At the hearing before the Administrative Law Judge (ALJ), the attorney who wrote the trust testified in accordance with the letter he had written for the application, and explained that the annexed Schedule was left blank because it called for information not applicable to the situation. Both he and L.A.’s husband testified that the house was the only asset that was ever in the Trust. Tax return evidence was submitted which did not show income from any trust assets.  The ALJ concluded that they were credible, but that the explanation about the blank schedules was inadequate and that plaintiff had indeed failed to submit the “required verifications” to establish Medicaid eligibility, and upheld the denial of benefits. The DMAHS adopted that decision, and L.A. appealed, represented by our Firm. Essentially, the Final Agency Decision stood for the proposition that even when there is no proof of assets, the agency may presume that they exist, and may deny eligibility for failure to prove otherwise.

On appeal, the court reversed, ruling that the final agency decision was not supported by the record. An administrative agency must base its decision on the “substantial credible evidence” in the case record, and the appellate court can overrule an agency decision if it is based on “findings that are contrary to the record.”  The court noted that the agency “reviewed the application with skepticism” despite the explanations,  and despite that information, “speculated” that additional assets were in the trust, leading to a situation in which “L.A. was required to produce information that simply did not exist” The Court reversed the denial, and held that “L.A. supplied all the necessary information for review of her application, and that her benefits should not have been denied because of the omission” of evidence that simply does not exist.

The Medicaid application process is a minefield with many traps for the unwary. As individuals grow older they need to always be looking to the future when they set up their financial arrangements, maintain their paperwork and handle their accounts and trusts, because things can turn on a dime and it just might become necessary to prove one’s eligibility for Medicaid. We’re here to help at every step of the way.

 

Call for advice and representation concerning Medicaid planning, applications and appeals ……. 732-382-6070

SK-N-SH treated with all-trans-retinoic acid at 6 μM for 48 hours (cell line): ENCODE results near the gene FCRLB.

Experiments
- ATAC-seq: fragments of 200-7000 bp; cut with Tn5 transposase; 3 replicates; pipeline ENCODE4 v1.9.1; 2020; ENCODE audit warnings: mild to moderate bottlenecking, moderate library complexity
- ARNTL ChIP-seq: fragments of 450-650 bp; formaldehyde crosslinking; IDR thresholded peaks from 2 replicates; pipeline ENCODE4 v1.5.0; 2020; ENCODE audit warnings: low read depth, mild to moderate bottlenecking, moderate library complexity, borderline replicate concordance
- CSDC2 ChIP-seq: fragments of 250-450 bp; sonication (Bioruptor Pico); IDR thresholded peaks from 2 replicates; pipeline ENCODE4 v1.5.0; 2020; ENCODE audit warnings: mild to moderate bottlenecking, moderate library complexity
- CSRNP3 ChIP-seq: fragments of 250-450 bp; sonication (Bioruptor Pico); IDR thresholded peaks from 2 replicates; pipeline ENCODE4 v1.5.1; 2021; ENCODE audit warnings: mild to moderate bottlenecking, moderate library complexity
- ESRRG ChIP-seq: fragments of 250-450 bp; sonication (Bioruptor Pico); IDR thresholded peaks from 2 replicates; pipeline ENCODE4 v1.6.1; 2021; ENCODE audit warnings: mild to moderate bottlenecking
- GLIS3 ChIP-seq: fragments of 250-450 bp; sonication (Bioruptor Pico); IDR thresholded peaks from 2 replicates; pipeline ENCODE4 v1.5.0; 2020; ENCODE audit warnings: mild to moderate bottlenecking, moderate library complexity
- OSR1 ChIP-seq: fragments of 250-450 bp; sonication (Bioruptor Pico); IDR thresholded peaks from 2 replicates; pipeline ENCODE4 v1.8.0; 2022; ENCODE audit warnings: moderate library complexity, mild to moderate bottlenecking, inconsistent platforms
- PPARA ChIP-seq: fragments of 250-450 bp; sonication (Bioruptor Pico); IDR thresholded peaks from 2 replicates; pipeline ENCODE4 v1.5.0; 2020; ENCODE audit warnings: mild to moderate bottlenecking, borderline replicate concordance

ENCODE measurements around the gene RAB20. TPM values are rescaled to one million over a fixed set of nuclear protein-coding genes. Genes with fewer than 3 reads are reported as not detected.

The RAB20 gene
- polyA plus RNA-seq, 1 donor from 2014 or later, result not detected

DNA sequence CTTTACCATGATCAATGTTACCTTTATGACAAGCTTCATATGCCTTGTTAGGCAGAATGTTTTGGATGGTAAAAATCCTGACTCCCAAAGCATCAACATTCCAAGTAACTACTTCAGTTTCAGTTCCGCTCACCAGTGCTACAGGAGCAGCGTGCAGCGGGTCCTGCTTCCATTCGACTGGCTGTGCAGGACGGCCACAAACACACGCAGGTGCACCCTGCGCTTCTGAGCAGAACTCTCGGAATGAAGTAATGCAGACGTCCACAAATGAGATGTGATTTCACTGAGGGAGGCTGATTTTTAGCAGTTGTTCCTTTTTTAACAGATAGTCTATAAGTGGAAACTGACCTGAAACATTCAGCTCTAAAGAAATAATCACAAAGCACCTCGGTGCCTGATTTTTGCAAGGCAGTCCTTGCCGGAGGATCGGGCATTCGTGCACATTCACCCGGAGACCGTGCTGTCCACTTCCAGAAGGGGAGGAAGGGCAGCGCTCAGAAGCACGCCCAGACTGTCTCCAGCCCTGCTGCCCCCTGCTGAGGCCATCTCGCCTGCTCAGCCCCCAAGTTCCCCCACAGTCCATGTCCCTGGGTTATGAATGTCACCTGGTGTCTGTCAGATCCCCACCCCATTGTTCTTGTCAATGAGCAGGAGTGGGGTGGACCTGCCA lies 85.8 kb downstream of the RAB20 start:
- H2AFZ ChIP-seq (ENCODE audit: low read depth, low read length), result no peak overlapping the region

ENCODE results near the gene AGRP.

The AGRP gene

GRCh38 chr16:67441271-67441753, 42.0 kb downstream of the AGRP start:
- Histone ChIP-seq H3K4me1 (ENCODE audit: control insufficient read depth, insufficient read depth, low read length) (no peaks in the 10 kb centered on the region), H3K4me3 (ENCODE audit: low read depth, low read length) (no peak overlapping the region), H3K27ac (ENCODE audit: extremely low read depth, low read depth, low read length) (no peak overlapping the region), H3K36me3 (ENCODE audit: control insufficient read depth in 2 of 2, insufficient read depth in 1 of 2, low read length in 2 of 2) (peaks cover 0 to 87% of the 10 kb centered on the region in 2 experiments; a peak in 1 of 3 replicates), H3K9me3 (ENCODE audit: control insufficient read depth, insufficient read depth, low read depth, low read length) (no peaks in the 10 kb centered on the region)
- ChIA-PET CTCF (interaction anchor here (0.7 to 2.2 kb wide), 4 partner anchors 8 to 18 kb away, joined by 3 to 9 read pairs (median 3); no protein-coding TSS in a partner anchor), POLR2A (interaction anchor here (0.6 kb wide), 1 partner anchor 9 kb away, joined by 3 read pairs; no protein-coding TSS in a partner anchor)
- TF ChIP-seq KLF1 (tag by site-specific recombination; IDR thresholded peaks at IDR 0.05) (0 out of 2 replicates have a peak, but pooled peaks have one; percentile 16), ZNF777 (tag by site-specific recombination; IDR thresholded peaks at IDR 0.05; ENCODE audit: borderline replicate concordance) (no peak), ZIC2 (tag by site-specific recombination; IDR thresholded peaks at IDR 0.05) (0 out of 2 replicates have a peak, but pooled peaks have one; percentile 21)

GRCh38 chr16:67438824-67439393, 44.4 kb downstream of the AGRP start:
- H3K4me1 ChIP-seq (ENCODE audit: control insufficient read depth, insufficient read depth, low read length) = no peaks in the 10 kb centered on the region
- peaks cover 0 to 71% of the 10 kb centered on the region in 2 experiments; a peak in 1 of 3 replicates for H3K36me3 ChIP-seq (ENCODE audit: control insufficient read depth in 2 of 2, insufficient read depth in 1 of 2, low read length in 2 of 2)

Designating your representative can prevent a fight over your remains

I have been saying for years that taking the time to put things in order in proper legal documents can save a lot of headache and money in the long run. “Careful planning can prevent a crisis” has been one of my professional mottos for many years now. New Jersey has a statute that allows a person to sign a document that designates a Funeral and Disposition Representative who has authority to make the decisions about final disposition of the body at death. A person can write these instructions in a Last Will and Testament or can sign a separate document and provide it to whoever might need to know. A new court decision called In the Matter of Estate of John Travers Jr. Travers App Div tackles the thorny problem of who is entitled to make those decisions for a person who died without a Will and without any written designation.

John Travers, Jr.,  died without any written instructions concerning his remains. He had no Will. He was single and had no children. His parents survived him, but they were divorced  They disagreed over what should happen — the father believed that his son should be buried, but the mother believed that his remains should be cremated. . The court noted that under the statute, the priority would be given to (1) spouse if any; (2) majority of the adult children if any, and then (3) the surviving parents. However, the statute said nothing about what to do when there is a dispute between the parents, who are the equally-situated next-of-kin.